When you’re an American working in Australia, things seem backwards. Summer is winter… coffee is white… sharks actually attack… and baseball is far from the national pastime. In America, baseball is in our blood, whether we like it or not. In Australia, the bats are 4 inches wide and look more like our sorority paddles. But baseball WILL be big in Australia one day, thanks in large part to the Australian Baseball League, where I spent my summer/winter as an intern at the league office in Sydney.
The ABL is majority-owned by Major League Baseball (MLB) and is gearing up for its 3rd season after being revived in 2010. There are no celebrity billionaires buying franchises or players signing 9-figure contracts because the ABL is a single-entity, meaning it owns and controls each of its 6 teams. A comparison to Major League Soccer (MLS) might be more appropriate, where the teams’ players are paid by the league and the General Managers’ job is to sell tickets, corporate hospitality, and sponsorship. The project I worked on this summer/winter dealt with the relationship between the ABL and its clubs. The ABL wanted to know whether allowing a 3rd party to operate a club, as is somewhat similarly done in MLS, would be desirable for them and if so, under what conditions should it be allowed. Like many start-ups, managing growth in an efficient and sustainable manner is the key for the ABL. After analyzing the implications of allowing a 3rd party to operate an ABL club, I outlined the basic rules a potential operator must follow. It was a great chance to pick apart the industry and interview executives from some of the most interesting leagues in Australia and around the world. Plus, it was a good excuse to watch some Aussie sports… I mean do some homework.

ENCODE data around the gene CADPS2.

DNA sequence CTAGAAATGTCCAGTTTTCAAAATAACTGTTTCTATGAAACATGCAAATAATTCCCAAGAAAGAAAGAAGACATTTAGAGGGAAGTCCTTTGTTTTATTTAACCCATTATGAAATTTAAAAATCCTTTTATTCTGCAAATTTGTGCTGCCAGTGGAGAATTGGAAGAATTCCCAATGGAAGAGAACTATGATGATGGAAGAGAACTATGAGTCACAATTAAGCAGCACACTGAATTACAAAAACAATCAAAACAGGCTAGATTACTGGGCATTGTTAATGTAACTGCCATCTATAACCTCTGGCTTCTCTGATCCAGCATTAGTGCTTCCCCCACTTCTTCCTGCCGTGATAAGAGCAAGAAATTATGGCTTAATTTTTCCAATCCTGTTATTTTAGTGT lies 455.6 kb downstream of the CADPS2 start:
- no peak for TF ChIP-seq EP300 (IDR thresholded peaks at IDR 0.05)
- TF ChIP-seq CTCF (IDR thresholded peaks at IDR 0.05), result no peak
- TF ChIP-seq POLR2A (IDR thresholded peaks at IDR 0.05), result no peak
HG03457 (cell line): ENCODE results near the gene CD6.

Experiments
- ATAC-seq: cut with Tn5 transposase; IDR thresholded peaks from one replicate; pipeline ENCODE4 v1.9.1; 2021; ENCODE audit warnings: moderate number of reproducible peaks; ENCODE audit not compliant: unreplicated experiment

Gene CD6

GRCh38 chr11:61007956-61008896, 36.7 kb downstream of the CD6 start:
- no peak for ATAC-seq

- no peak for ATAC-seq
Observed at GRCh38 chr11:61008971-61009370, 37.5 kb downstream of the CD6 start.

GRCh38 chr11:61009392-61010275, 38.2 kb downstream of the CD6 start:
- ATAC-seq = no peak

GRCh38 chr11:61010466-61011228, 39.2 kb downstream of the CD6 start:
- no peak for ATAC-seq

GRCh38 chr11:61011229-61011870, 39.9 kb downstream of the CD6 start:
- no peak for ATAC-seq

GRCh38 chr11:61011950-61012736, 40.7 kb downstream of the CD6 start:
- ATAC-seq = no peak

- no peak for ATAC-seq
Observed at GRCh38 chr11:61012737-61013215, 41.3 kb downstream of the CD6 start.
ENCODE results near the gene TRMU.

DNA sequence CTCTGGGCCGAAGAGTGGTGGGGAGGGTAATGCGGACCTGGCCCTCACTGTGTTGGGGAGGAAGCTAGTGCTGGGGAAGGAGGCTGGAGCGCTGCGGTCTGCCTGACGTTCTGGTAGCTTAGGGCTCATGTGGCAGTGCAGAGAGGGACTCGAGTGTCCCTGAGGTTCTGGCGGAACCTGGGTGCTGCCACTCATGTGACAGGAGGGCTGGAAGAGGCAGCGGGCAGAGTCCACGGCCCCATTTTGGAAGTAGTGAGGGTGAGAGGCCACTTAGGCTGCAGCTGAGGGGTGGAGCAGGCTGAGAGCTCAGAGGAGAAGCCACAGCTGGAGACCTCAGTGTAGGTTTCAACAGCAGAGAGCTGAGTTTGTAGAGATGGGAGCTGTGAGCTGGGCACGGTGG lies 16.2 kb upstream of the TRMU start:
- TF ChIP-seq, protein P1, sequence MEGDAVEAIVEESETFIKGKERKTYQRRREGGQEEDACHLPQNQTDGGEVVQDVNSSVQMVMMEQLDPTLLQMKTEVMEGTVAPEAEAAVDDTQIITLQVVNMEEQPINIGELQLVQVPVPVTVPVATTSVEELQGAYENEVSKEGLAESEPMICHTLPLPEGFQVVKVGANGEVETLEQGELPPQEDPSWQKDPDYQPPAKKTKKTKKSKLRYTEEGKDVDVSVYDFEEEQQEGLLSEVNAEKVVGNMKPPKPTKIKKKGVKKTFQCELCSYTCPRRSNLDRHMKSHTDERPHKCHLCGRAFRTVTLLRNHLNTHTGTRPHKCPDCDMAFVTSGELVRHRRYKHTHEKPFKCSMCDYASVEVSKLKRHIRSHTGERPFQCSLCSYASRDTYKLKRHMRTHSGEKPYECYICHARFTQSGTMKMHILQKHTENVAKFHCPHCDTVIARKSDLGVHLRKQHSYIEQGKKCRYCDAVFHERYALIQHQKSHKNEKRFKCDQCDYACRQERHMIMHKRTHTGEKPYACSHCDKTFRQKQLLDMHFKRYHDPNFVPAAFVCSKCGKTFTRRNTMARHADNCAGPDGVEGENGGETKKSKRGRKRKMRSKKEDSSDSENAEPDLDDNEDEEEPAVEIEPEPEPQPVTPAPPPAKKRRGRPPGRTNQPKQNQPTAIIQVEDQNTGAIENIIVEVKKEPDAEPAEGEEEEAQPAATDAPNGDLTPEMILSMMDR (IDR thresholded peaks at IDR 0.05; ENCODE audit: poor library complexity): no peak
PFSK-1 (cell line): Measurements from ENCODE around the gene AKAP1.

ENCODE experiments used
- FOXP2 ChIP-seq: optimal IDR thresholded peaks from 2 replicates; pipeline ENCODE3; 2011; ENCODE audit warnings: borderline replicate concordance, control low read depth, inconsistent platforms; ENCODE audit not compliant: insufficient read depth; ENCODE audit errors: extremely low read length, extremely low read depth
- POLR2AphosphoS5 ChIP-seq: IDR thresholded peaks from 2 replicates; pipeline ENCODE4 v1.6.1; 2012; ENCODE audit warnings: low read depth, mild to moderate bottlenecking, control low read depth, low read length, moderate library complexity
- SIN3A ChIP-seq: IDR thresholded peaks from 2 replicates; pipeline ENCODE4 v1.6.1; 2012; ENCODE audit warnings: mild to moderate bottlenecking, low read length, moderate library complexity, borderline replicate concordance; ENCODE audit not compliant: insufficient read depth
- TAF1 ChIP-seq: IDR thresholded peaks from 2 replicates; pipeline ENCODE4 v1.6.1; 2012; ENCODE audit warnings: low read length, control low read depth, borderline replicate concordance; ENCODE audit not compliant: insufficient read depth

I was lucky to be at the ABL during such a critical time in their history. The league made some great strides just in the few months I was there. They also faced some fascinating and potentially game-changing decisions: Can they afford to invest in a national television deal to grow their fan base, even though cash is tight and the details aren’t perfect? Can they afford NOT to? Should they focus on playing in facilities designed for baseball located outside the downtown (“CBD”) areas to save on rent and control all revenue streams or should they share larger, more expensive multi-purpose venues located closer to downtown? How do you convert an Aussie that is interested in baseball into an Aussie who is PASSIONATE about baseball?
Another question consistently asked around the office is: How can the ABL differentiate itself in an industry and in a country with so much competition? Between Aussie Rules football, cricket, rugby union, rugby league (see photo), basketball, netball, soccer, etc., it’s hard to have your voice heard in Australian sport. But the ABL has taken a strategic approach to this question, one that may sound familiar to fans of the Round Rock Express and other Minor League Baseball teams in the USA: cater to families. By providing affordable ticket prices, myriad promotions and activities, and advocating responsible alcohol consumption, the family-friendly ABL has positioned itself differently in the Australian sport landscape. The number of Aussie kids playing baseball, softball, and t-ball is growing… the number of Aussies playing in MLB and other top leagues worldwide is growing… and the ABL has combined forces with the Australian Baseball Federation to take advantage of these trends and push baseball up the crowded list of the most popular Australian sports. And thanks to the ABL and MLBAM you Americans will be able to follow the ABL through the league website. Starting in November, the Sydney Blue Sox, Canberra Cavalry, Melbourne Aces, Adelaide Bite, Brisbane Bandits, and the back-to-back ABL Champion Perth Heat will cure you from your winter baseball withdrawal. And yes, they’ll ship some gear to Texas.
I have so many good things to say about Australia and my time working with the ABL crew. While the players are the ones who get to wear the slick new uniforms, the experienced team of executives and scrappy wolfpack of interns are working just as hard to make sure the ABL is successful and remains the major league in Australia for the next 100+ years. Cheers to you, mates!